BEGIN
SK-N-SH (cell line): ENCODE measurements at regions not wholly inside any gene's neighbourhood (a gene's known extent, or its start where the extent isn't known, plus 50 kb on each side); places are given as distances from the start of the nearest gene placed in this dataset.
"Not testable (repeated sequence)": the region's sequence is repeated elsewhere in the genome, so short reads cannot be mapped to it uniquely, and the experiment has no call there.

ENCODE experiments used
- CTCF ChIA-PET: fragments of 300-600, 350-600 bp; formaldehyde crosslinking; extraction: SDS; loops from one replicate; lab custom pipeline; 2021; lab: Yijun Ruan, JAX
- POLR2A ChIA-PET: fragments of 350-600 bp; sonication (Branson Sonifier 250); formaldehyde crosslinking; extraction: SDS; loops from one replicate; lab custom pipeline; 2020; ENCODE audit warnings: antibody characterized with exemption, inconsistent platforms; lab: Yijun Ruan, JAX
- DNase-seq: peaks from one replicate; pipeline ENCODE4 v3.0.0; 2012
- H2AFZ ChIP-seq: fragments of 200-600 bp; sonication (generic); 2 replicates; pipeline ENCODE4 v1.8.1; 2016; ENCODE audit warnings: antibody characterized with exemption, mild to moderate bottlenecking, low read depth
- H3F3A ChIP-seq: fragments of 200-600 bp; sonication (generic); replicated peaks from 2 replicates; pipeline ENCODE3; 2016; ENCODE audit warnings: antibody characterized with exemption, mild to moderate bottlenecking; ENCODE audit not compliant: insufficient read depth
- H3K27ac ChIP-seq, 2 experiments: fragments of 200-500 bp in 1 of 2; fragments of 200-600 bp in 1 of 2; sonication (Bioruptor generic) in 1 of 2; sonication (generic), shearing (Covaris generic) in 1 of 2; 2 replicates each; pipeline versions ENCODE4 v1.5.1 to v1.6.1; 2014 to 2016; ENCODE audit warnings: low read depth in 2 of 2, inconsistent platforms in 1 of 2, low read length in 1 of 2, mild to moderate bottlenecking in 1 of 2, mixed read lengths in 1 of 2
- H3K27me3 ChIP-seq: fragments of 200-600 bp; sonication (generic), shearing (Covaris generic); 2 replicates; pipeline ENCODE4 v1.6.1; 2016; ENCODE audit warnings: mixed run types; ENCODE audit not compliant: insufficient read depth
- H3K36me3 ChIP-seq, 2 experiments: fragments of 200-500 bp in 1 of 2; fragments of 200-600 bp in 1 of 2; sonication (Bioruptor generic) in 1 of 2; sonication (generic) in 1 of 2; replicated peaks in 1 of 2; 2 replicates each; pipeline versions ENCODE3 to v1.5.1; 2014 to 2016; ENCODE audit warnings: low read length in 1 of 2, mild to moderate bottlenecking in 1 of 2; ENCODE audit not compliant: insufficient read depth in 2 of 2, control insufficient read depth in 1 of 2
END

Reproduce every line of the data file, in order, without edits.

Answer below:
SK-N-SH (cell line): ENCODE measurements at regions not wholly inside any gene's neighbourhood (a gene's known extent, or its start where the extent isn't known, plus 50 kb on each side); places are given as distances from the start of the nearest gene placed in this dataset.
"Not testable (repeated sequence)": the region's sequence is repeated elsewhere in the genome, so short reads cannot be mapped to it uniquely, and the experiment has no call there.

ENCODE experiments used
- CTCF ChIA-PET: fragments of 300-600, 350-600 bp; formaldehyde crosslinking; extraction: SDS; loops from one replicate; lab custom pipeline; 2021; lab: Yijun Ruan, JAX
- POLR2A ChIA-PET: fragments of 350-600 bp; sonication (Branson Sonifier 250); formaldehyde crosslinking; extraction: SDS; loops from one replicate; lab custom pipeline; 2020; ENCODE audit warnings: antibody characterized with exemption, inconsistent platforms; lab: Yijun Ruan, JAX
- DNase-seq: peaks from one replicate; pipeline ENCODE4 v3.0.0; 2012
- H2AFZ ChIP-seq: fragments of 200-600 bp; sonication (generic); 2 replicates; pipeline ENCODE4 v1.8.1; 2016; ENCODE audit warnings: antibody characterized with exemption, mild to moderate bottlenecking, low read depth
- H3F3A ChIP-seq: fragments of 200-600 bp; sonication (generic); replicated peaks from 2 replicates; pipeline ENCODE3; 2016; ENCODE audit warnings: antibody characterized with exemption, mild to moderate bottlenecking; ENCODE audit not compliant: insufficient read depth
- H3K27ac ChIP-seq, 2 experiments: fragments of 200-500 bp in 1 of 2; fragments of 200-600 bp in 1 of 2; sonication (Bioruptor generic) in 1 of 2; sonication (generic), shearing (Covaris generic) in 1 of 2; 2 replicates each; pipeline versions ENCODE4 v1.5.1 to v1.6.1; 2014 to 2016; ENCODE audit warnings: low read depth in 2 of 2, inconsistent platforms in 1 of 2, low read length in 1 of 2, mild to moderate bottlenecking in 1 of 2, mixed read lengths in 1 of 2
- H3K27me3 ChIP-seq: fragments of 200-600 bp; sonication (generic), shearing (Covaris generic); 2 replicates; pipeline ENCODE4 v1.6.1; 2016; ENCODE audit warnings: mixed run types; ENCODE audit not compliant: insufficient read depth
- H3K36me3 ChIP-seq, 2 experiments: fragments of 200-500 bp in 1 of 2; fragments of 200-600 bp in 1 of 2; sonication (Bioruptor generic) in 1 of 2; sonication (generic) in 1 of 2; replicated peaks in 1 of 2; 2 replicates each; pipeline versions ENCODE3 to v1.5.1; 2014 to 2016; ENCODE audit warnings: low read length in 1 of 2, mild to moderate bottlenecking in 1 of 2; ENCODE audit not compliant: insufficient read depth in 2 of 2, control insufficient read depth in 1 of 2